Chained CPI: Slowing growth of Social Security benefits is unpopular.
CPI Chaining Is Unpopular
A blog about business and economics.
Dec. 18 2012 8:59 AM

CPI Chaining Is Unpopular


In addition to the substantive objections that members of Congress may have to any kind of fiscal deal, you should never forget about the politics part of politics. Cutting Social Security benefits slightly is wildly popular with Pete Peterson, Pete Peterson's son, the Peter G. Peterson Foundation, and a broad array of groups funded in whole or in part by the Peter G. Peterson Foundation. But as today's Washington Post poll shows, it's broadly unpopular with the American people since as a pure cash transfer it's essentially a waste-free program and since retirement programs—unlike targeted programs from the poor—gain public support from white ethnocentrism rather than losing support.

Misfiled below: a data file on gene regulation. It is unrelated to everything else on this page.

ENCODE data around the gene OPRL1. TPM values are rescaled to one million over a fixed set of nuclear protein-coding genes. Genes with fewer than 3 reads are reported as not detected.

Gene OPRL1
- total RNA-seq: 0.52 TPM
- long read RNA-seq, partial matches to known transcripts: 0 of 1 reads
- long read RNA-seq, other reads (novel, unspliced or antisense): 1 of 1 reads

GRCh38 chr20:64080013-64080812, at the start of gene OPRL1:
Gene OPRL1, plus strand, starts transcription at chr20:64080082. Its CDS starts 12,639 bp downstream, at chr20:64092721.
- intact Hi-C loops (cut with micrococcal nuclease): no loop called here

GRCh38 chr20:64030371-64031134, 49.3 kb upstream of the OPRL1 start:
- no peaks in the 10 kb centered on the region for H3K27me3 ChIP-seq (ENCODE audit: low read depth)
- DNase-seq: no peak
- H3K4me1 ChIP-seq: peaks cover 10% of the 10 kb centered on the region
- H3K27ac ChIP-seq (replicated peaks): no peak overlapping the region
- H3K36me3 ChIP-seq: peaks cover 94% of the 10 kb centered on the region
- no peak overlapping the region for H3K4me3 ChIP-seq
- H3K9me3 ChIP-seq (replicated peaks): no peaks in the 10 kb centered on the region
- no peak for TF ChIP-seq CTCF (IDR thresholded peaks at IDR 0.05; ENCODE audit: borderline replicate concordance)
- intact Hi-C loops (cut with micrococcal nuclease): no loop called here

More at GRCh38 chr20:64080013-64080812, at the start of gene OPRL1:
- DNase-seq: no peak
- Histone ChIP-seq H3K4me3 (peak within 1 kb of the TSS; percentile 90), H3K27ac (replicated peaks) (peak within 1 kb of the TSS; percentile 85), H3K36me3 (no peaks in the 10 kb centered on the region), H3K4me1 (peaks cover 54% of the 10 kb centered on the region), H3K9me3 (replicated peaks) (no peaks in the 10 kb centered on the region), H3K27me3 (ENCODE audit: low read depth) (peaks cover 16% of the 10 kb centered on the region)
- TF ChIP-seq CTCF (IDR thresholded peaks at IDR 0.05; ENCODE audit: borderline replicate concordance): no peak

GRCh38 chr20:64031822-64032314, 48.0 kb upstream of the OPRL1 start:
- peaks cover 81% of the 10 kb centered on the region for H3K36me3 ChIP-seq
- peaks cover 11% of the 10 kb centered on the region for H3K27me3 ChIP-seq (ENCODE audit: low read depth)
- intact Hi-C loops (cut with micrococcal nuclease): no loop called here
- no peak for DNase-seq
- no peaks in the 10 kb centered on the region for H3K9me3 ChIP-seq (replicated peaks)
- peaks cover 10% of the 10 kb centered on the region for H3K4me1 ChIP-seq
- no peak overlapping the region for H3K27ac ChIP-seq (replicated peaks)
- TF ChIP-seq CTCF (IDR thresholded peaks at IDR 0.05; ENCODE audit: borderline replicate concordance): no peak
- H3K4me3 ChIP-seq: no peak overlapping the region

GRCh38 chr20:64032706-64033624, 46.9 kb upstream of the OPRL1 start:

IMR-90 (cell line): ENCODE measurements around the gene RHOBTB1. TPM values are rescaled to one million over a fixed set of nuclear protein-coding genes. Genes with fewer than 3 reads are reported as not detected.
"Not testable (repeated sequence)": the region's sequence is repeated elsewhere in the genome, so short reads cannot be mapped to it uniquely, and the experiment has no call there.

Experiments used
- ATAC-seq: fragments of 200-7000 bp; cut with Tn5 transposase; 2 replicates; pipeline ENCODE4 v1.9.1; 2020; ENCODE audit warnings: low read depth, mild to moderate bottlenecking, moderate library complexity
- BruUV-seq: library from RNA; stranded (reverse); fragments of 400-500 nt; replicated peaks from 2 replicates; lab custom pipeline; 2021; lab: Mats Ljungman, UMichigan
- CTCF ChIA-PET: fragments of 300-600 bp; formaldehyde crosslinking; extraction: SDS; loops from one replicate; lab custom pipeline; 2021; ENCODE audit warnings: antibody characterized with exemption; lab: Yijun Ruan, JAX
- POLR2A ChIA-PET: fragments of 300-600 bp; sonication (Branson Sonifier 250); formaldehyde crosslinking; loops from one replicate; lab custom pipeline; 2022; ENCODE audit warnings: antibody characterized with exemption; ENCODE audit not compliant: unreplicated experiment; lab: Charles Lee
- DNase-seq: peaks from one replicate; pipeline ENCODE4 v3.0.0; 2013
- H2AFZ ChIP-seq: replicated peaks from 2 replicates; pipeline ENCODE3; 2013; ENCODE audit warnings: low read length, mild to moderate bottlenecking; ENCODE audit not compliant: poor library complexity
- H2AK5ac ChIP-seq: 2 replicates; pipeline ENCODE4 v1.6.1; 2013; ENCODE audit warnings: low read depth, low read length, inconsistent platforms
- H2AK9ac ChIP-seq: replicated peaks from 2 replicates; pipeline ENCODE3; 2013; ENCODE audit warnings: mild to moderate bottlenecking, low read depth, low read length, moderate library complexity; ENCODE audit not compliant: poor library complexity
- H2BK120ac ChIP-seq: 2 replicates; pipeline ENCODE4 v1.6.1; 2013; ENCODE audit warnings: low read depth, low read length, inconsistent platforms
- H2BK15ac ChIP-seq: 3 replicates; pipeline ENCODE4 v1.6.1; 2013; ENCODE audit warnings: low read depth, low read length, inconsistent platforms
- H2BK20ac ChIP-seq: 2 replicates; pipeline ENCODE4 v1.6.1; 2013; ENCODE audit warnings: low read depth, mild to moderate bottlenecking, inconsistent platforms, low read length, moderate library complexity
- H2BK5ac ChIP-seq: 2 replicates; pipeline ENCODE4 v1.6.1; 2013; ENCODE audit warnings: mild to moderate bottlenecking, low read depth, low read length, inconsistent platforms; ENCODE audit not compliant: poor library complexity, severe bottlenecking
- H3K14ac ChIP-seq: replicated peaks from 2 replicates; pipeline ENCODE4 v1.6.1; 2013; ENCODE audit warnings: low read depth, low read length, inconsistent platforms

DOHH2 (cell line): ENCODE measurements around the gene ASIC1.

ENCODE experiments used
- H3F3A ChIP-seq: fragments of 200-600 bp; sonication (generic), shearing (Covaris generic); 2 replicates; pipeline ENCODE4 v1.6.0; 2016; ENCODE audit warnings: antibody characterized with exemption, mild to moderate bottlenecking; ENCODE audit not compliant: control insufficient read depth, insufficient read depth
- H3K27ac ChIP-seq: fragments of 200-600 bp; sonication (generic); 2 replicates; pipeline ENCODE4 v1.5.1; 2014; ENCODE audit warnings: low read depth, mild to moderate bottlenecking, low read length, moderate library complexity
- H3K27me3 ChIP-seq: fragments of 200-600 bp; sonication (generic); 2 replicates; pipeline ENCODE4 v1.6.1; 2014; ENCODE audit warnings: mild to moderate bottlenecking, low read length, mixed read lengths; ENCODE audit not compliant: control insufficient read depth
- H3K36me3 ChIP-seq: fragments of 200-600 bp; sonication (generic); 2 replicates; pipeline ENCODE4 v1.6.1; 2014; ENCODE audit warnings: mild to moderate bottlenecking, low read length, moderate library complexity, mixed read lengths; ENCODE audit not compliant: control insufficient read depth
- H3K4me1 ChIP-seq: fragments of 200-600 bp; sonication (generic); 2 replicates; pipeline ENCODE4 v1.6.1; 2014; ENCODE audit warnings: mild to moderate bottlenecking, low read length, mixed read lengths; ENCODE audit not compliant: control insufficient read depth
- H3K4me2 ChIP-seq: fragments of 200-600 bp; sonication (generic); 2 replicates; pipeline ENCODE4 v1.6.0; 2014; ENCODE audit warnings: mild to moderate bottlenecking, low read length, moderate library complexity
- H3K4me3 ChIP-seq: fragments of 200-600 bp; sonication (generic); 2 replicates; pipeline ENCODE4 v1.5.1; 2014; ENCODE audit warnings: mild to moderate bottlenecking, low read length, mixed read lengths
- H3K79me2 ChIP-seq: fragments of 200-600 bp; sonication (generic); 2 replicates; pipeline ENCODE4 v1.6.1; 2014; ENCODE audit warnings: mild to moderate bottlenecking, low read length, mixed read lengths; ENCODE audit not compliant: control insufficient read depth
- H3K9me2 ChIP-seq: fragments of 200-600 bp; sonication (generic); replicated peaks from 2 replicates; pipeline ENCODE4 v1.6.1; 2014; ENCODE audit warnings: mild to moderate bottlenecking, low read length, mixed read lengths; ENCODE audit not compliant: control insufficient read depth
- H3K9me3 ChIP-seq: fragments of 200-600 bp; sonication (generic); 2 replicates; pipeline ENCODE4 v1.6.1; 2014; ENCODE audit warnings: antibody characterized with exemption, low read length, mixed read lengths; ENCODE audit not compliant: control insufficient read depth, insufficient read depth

Obviously any deal would be a bipartisan deal, but "bipartisan cover" isn't everything it used to be. Republicans and Democrats alike—including all the leaders of both parties—backed TARP in 2008, and pro-TARP Republicans and Democrats were both hit by their general election opponents in 2008 and 2010 for their trouble. A Republican who votes to cut Social Security benefits will be hit for cutting them in order to cut taxes on the rich, and a Democrat who votes to cut Social Security benefits will be hit for cutting them in order to finance a spending binge on lazy welfare moms.

Matthew Yglesias is the executive editor of Vox and author of The Rent Is Too Damn High.

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